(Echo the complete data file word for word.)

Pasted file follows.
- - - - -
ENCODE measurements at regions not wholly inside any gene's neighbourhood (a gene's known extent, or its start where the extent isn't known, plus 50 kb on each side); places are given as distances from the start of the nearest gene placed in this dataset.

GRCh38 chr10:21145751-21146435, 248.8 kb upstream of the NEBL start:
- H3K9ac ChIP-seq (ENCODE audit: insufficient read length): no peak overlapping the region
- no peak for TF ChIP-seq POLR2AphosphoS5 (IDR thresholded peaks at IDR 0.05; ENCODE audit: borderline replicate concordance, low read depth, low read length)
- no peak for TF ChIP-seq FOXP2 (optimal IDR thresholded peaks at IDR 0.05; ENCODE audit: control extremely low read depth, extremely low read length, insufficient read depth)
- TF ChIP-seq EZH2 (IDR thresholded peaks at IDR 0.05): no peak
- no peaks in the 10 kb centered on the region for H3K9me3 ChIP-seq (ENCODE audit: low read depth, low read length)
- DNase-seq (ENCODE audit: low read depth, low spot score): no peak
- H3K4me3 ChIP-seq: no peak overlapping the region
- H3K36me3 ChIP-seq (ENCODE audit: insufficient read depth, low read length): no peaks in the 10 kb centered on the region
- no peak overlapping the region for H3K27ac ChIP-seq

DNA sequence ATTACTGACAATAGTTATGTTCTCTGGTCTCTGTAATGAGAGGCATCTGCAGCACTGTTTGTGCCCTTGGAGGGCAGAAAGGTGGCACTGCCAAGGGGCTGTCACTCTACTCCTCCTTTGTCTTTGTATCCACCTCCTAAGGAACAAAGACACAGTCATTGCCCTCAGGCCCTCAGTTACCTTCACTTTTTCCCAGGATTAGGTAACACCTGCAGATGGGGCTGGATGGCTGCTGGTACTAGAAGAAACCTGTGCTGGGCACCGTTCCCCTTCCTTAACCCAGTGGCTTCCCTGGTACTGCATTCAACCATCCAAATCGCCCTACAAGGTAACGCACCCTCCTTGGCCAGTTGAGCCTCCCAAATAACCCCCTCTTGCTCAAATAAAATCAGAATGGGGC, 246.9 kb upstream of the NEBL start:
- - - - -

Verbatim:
ENCODE measurements at regions not wholly inside any gene's neighbourhood (a gene's known extent, or its start where the extent isn't known, plus 50 kb on each side); places are given as distances from the start of the nearest gene placed in this dataset.

GRCh38 chr10:21145751-21146435, 248.8 kb upstream of the NEBL start:
- H3K9ac ChIP-seq (ENCODE audit: insufficient read length): no peak overlapping the region
- no peak for TF ChIP-seq POLR2AphosphoS5 (IDR thresholded peaks at IDR 0.05; ENCODE audit: borderline replicate concordance, low read depth, low read length)
- no peak for TF ChIP-seq FOXP2 (optimal IDR thresholded peaks at IDR 0.05; ENCODE audit: control extremely low read depth, extremely low read length, insufficient read depth)
- TF ChIP-seq EZH2 (IDR thresholded peaks at IDR 0.05): no peak
- no peaks in the 10 kb centered on the region for H3K9me3 ChIP-seq (ENCODE audit: low read depth, low read length)
- DNase-seq (ENCODE audit: low read depth, low spot score): no peak
- H3K4me3 ChIP-seq: no peak overlapping the region
- H3K36me3 ChIP-seq (ENCODE audit: insufficient read depth, low read length): no peaks in the 10 kb centered on the region
- no peak overlapping the region for H3K27ac ChIP-seq

DNA sequence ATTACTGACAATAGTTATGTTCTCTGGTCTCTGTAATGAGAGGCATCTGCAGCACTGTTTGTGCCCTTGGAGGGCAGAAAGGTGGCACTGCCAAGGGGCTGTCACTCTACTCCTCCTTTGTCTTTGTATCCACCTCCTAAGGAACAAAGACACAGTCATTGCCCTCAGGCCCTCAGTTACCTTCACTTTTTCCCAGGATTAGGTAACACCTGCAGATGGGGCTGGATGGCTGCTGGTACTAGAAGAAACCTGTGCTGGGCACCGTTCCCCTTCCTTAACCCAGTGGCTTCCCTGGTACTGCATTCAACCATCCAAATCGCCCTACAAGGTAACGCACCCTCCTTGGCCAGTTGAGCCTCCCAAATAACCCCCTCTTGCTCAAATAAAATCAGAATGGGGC, 246.9 kb upstream of the NEBL start: